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Direction of torque vector

  1. Mar 5, 2007 #1
    1. The problem statement, all variables and given/known data
    The direction of a force is the same as the direction of the acceleration this force is creating on a moving object. And the direction of the torque? I am just questioning myself.

    2. Relevant equations

    3. The attempt at a solution
  2. jcsd
  3. Mar 5, 2007 #2
    [tex] \vec{N} = \vec{r} \times \vec{F} [/tex]

    where N is the torque, r = moment arm, F = force

    torque is perpendicular to both the moment arm, r, and the force F.
    To determine the direction you have to use the right hand rule

    your fingers point in the direction of the moment arm and the palm in the direction of the force.
  4. Mar 5, 2007 #3
    Yes, I know that. And the answer to my question is that the torque is in the direction of the change of angular velocity. Thank you, I should have worked a little more before asking.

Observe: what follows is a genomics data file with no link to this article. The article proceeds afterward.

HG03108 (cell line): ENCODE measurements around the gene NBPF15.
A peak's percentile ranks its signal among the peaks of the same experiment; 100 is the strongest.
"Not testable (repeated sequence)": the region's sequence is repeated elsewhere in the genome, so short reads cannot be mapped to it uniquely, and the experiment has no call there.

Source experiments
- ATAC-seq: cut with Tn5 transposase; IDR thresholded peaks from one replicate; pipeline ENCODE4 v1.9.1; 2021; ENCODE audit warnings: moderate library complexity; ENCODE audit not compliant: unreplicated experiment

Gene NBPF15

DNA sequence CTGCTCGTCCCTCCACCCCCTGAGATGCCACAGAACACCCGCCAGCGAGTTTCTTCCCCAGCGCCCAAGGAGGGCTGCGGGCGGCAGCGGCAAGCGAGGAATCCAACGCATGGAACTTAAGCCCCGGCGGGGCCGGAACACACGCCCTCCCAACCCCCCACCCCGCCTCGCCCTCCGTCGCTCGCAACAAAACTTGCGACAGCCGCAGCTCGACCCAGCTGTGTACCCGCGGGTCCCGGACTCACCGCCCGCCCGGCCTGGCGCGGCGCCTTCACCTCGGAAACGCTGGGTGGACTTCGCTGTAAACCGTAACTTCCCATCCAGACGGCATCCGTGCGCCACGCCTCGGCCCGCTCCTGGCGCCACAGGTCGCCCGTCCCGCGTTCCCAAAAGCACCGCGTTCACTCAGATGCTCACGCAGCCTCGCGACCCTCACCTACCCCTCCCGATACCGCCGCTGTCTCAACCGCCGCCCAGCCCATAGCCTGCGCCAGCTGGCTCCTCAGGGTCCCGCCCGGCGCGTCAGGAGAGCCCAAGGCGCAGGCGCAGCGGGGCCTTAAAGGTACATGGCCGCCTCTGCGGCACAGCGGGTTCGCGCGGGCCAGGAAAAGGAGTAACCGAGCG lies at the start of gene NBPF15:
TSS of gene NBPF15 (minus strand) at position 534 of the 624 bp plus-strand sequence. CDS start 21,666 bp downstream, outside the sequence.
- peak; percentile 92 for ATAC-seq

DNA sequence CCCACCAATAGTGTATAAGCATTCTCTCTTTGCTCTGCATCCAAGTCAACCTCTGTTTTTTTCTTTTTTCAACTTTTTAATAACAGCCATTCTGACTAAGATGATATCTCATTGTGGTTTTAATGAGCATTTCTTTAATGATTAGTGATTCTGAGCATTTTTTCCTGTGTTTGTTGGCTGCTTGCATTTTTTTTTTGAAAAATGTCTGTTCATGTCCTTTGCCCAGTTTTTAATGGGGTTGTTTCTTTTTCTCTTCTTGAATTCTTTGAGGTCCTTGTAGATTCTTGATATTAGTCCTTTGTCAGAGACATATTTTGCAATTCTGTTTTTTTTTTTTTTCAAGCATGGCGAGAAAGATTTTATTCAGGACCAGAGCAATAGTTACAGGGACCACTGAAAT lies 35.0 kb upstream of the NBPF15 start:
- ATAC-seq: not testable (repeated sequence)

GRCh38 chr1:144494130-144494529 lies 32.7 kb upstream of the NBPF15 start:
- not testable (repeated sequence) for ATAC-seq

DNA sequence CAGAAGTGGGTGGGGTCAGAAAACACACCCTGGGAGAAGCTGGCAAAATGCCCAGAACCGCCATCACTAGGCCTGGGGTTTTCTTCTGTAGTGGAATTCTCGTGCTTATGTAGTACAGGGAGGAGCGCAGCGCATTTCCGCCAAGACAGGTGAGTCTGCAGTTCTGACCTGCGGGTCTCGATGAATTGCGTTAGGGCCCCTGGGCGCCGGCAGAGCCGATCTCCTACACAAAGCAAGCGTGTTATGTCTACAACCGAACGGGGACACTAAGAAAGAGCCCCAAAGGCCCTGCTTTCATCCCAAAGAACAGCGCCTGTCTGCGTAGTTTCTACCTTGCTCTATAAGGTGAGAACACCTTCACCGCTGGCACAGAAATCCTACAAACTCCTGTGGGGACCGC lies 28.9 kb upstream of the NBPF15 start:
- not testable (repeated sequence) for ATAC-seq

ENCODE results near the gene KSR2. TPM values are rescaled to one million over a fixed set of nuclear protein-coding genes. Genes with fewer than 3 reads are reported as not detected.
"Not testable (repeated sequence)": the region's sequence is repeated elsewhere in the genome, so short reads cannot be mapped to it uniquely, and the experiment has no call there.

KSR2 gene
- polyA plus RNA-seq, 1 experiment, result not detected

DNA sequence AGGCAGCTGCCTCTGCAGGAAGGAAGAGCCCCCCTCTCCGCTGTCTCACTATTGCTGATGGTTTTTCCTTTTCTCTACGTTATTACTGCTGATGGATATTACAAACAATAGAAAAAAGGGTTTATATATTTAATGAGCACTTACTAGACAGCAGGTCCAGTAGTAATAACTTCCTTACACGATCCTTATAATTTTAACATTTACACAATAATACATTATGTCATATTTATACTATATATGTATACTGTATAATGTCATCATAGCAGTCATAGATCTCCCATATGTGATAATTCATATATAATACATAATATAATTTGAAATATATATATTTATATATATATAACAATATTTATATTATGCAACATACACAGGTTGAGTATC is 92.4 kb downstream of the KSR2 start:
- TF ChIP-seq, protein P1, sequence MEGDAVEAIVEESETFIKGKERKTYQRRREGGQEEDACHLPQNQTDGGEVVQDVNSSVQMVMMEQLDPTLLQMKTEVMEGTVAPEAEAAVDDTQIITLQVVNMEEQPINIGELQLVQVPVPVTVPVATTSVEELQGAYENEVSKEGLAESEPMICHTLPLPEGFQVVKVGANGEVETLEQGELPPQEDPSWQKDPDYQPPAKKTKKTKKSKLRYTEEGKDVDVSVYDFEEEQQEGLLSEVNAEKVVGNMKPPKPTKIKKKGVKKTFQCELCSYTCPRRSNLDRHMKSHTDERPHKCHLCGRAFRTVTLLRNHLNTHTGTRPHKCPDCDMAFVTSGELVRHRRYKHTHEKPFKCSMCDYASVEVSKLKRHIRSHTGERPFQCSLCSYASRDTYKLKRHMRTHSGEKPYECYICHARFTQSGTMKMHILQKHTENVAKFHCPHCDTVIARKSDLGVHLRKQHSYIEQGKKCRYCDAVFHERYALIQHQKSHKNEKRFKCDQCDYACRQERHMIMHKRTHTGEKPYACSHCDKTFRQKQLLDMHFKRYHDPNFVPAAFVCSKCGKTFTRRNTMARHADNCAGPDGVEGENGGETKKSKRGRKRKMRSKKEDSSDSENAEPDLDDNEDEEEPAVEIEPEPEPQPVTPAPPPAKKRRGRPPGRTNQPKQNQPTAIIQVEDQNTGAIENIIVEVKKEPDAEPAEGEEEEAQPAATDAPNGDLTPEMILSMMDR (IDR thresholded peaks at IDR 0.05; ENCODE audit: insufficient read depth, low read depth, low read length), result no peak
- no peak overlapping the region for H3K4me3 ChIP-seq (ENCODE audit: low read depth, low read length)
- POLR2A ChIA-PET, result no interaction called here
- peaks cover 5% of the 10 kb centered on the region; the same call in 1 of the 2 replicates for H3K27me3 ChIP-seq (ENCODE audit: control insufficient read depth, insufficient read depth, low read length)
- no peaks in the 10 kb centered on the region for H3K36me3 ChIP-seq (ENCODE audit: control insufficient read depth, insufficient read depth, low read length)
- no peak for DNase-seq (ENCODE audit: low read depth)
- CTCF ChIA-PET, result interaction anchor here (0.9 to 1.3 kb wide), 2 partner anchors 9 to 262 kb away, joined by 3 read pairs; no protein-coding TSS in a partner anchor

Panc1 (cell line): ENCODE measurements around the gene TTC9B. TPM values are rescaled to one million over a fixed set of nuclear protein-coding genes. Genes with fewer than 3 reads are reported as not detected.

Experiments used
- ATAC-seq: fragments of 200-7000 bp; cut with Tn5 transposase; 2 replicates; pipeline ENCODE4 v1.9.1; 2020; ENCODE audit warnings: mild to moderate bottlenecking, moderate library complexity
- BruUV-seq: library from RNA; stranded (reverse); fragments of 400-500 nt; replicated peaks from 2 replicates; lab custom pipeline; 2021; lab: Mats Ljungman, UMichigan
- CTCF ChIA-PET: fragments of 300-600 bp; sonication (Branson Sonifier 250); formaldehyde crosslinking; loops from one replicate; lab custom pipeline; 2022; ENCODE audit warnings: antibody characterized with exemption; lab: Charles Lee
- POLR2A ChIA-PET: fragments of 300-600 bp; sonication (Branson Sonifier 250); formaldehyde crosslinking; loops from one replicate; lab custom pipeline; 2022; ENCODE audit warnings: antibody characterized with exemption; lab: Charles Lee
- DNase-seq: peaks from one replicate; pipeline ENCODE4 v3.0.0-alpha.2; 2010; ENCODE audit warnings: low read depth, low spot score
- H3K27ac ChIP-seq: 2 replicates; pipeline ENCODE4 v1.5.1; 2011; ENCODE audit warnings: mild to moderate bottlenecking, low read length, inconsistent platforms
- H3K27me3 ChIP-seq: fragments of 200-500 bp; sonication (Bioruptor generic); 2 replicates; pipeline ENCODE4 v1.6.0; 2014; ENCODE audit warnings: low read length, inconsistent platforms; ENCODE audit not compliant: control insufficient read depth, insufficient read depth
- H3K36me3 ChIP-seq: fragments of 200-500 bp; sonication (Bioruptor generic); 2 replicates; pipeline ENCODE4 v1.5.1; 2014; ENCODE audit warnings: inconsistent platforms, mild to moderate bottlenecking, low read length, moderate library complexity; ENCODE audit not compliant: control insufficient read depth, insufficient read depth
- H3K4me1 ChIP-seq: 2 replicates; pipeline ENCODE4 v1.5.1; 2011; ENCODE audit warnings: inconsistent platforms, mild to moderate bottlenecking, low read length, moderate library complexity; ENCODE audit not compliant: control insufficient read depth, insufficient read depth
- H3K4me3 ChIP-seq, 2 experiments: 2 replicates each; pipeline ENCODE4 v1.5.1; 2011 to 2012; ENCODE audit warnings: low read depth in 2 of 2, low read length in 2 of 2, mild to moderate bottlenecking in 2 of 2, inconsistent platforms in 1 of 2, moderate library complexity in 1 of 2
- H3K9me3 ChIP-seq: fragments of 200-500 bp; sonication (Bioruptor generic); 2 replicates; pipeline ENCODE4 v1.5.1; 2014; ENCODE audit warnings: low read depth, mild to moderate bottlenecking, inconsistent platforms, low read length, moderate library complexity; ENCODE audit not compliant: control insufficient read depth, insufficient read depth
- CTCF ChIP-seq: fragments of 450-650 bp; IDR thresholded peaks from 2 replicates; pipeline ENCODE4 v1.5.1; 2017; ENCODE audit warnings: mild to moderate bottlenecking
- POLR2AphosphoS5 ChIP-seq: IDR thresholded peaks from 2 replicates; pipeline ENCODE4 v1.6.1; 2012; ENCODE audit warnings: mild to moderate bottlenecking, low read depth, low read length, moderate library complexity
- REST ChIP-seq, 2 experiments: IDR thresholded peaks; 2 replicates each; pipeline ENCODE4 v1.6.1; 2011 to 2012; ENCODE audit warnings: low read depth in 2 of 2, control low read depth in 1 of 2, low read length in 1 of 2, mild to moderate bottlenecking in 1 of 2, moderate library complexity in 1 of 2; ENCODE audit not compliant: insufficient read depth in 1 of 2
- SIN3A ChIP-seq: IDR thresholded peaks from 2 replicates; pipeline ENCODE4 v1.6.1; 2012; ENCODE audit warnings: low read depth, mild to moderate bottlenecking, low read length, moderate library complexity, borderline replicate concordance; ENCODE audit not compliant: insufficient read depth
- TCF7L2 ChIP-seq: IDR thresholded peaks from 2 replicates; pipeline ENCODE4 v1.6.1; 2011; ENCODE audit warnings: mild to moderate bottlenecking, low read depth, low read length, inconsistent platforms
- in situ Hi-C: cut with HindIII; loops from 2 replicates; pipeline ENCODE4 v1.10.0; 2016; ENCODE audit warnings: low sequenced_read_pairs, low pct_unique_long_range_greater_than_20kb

5. Mar 5, 2007 #4
    Are you portuguese? I ask that because I see pt on your username. :approve:
  6. Jan 11, 2008 #5
    I would like to add one thing here, in practical applications normally I consider "Clockwise" and "Anticlockwise" notation for torque are more useful. You can imagine a hanging pendulum and if you are forcing it in a way that it tends the pendulum moving in AntiClockWise direction, the torque would be ACW and considered as Positive; for the opposite condition the contrary is applied.
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